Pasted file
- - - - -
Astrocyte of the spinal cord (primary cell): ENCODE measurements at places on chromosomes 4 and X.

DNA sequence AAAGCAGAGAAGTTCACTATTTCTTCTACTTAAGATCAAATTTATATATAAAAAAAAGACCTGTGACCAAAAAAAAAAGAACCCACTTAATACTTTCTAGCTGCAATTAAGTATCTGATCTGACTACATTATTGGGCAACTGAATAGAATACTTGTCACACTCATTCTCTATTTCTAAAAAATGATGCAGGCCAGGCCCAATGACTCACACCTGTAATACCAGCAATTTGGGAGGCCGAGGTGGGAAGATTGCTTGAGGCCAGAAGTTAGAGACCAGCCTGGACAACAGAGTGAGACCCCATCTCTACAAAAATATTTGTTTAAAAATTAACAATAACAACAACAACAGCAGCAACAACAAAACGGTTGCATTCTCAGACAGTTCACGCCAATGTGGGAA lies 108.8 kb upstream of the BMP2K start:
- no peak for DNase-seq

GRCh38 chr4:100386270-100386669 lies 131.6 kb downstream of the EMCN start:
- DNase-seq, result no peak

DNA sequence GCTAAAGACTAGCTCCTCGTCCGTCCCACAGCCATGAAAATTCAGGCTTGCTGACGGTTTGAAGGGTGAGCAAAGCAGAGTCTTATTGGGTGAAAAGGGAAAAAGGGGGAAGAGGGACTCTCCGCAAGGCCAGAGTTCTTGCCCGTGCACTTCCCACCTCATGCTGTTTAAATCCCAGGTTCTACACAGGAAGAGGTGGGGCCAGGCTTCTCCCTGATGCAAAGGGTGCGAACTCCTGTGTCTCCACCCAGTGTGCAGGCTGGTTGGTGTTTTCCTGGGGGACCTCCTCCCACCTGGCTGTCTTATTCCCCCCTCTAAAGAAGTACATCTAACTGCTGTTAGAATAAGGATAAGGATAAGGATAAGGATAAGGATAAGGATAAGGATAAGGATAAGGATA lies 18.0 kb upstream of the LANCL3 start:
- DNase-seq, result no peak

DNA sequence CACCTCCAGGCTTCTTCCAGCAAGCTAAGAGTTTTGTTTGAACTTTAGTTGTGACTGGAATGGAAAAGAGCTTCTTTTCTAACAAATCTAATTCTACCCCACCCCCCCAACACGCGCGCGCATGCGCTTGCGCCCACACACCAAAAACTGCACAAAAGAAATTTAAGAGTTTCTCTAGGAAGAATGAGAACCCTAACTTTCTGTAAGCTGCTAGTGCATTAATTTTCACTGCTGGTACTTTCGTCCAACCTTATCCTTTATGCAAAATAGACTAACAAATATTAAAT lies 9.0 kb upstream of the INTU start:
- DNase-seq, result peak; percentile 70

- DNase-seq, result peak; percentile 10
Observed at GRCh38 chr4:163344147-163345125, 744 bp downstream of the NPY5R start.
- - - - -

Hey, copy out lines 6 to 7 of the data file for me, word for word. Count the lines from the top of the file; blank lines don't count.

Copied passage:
DNA sequence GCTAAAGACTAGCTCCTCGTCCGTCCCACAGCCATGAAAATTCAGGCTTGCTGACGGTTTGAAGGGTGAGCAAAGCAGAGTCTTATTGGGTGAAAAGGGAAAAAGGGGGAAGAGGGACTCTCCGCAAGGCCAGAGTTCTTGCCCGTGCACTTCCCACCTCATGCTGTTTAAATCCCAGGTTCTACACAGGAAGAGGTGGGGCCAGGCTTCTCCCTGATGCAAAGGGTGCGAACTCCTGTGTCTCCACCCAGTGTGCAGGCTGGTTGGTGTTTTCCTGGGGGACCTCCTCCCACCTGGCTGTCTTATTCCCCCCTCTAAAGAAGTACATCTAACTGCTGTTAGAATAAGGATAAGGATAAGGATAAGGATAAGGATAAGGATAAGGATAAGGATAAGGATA lies 18.0 kb upstream of the LANCL3 start:
- DNase-seq, result no peak